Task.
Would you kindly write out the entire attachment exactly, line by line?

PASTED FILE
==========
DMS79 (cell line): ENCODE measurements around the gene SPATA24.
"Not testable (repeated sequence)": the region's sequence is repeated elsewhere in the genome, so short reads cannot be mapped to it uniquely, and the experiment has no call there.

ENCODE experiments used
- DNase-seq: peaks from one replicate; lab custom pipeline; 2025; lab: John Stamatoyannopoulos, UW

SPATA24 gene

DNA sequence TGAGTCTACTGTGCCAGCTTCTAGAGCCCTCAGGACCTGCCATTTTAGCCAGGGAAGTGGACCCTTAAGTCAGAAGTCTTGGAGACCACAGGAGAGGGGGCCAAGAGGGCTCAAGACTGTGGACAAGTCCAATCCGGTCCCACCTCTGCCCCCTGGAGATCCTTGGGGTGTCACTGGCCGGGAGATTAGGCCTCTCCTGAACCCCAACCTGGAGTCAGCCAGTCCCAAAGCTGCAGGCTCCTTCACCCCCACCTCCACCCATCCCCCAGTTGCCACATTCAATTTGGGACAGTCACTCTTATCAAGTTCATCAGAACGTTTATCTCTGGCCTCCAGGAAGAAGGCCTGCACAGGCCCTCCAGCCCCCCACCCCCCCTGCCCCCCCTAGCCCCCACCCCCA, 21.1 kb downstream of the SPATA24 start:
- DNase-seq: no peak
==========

DMS79 (cell line): ENCODE measurements around the gene SPATA24.
"Not testable (repeated sequence)": the region's sequence is repeated elsewhere in the genome, so short reads cannot be mapped to it uniquely, and the experiment has no call there.

ENCODE experiments used
- DNase-seq: peaks from one replicate; lab custom pipeline; 2025; lab: John Stamatoyannopoulos, UW

SPATA24 gene

DNA sequence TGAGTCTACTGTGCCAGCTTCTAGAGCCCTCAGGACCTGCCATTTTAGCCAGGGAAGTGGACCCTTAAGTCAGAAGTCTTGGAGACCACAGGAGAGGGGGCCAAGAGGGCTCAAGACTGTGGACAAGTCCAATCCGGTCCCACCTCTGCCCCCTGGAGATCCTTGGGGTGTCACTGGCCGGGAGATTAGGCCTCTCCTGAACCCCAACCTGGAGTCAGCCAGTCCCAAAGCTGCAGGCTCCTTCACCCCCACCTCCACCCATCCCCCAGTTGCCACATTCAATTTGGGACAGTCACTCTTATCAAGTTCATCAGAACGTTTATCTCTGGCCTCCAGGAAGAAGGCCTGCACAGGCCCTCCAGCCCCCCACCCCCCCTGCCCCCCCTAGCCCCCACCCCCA, 21.1 kb downstream of the SPATA24 start:
- DNase-seq: no peak